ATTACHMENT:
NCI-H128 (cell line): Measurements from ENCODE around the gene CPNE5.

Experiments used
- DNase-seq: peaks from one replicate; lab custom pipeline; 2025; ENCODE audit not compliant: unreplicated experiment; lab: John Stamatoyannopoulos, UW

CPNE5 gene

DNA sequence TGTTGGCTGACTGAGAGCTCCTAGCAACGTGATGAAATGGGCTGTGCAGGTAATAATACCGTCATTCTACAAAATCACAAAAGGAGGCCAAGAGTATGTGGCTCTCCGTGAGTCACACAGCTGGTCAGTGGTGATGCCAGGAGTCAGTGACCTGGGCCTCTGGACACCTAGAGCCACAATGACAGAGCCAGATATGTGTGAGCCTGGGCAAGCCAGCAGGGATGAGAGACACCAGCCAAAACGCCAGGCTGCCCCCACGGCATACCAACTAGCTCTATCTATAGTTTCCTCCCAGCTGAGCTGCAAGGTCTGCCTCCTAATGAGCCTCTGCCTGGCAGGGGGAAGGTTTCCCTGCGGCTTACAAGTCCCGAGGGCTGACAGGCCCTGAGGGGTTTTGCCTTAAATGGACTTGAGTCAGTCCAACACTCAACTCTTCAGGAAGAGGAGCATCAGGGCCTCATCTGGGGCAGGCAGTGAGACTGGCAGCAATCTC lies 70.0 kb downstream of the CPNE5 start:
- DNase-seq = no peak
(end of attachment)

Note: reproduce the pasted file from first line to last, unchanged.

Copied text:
NCI-H128 (cell line): Measurements from ENCODE around the gene CPNE5.

Experiments used
- DNase-seq: peaks from one replicate; lab custom pipeline; 2025; ENCODE audit not compliant: unreplicated experiment; lab: John Stamatoyannopoulos, UW

CPNE5 gene

DNA sequence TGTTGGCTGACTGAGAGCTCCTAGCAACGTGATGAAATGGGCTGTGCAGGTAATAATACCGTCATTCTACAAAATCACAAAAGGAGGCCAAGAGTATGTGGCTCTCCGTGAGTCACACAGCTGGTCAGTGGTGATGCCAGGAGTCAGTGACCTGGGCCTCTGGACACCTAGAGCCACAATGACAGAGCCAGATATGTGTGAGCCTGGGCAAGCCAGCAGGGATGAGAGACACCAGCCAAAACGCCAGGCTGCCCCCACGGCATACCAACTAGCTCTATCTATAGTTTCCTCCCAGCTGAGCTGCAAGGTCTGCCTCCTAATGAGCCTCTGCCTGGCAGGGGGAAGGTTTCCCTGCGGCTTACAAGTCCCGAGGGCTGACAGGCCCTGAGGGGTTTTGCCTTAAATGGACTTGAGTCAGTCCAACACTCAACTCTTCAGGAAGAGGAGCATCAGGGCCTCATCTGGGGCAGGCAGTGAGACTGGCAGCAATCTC lies 70.0 kb downstream of the CPNE5 start:
- DNase-seq = no peak